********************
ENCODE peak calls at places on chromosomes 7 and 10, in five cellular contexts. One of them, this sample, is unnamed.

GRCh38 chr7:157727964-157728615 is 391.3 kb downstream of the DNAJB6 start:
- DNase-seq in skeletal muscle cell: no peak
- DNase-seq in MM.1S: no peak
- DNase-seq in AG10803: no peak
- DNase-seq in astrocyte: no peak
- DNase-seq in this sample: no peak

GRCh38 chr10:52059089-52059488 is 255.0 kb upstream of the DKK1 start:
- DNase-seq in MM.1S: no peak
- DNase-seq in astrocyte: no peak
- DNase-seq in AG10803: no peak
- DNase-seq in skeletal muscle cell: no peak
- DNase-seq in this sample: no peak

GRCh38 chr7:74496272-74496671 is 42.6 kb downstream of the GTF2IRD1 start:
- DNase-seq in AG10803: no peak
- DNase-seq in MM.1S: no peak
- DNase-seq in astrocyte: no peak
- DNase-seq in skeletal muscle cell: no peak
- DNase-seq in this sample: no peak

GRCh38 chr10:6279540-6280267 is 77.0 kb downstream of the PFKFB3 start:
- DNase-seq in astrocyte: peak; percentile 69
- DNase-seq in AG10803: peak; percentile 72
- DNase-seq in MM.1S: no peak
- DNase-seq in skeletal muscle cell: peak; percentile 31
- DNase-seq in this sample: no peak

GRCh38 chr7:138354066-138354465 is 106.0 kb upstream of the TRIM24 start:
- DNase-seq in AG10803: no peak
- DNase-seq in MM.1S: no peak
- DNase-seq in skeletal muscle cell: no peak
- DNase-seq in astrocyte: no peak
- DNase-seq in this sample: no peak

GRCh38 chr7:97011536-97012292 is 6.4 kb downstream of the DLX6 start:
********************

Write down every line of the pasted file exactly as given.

ENCODE peak calls at places on chromosomes 7 and 10, in five cellular contexts. One of them, this sample, is unnamed.

GRCh38 chr7:157727964-157728615 is 391.3 kb downstream of the DNAJB6 start:
- DNase-seq in skeletal muscle cell: no peak
- DNase-seq in MM.1S: no peak
- DNase-seq in AG10803: no peak
- DNase-seq in astrocyte: no peak
- DNase-seq in this sample: no peak

GRCh38 chr10:52059089-52059488 is 255.0 kb upstream of the DKK1 start:
- DNase-seq in MM.1S: no peak
- DNase-seq in astrocyte: no peak
- DNase-seq in AG10803: no peak
- DNase-seq in skeletal muscle cell: no peak
- DNase-seq in this sample: no peak

GRCh38 chr7:74496272-74496671 is 42.6 kb downstream of the GTF2IRD1 start:
- DNase-seq in AG10803: no peak
- DNase-seq in MM.1S: no peak
- DNase-seq in astrocyte: no peak
- DNase-seq in skeletal muscle cell: no peak
- DNase-seq in this sample: no peak

GRCh38 chr10:6279540-6280267 is 77.0 kb downstream of the PFKFB3 start:
- DNase-seq in astrocyte: peak; percentile 69
- DNase-seq in AG10803: peak; percentile 72
- DNase-seq in MM.1S: no peak
- DNase-seq in skeletal muscle cell: peak; percentile 31
- DNase-seq in this sample: no peak

GRCh38 chr7:138354066-138354465 is 106.0 kb upstream of the TRIM24 start:
- DNase-seq in AG10803: no peak
- DNase-seq in MM.1S: no peak
- DNase-seq in skeletal muscle cell: no peak
- DNase-seq in astrocyte: no peak
- DNase-seq in this sample: no peak

GRCh38 chr7:97011536-97012292 is 6.4 kb downstream of the DLX6 start: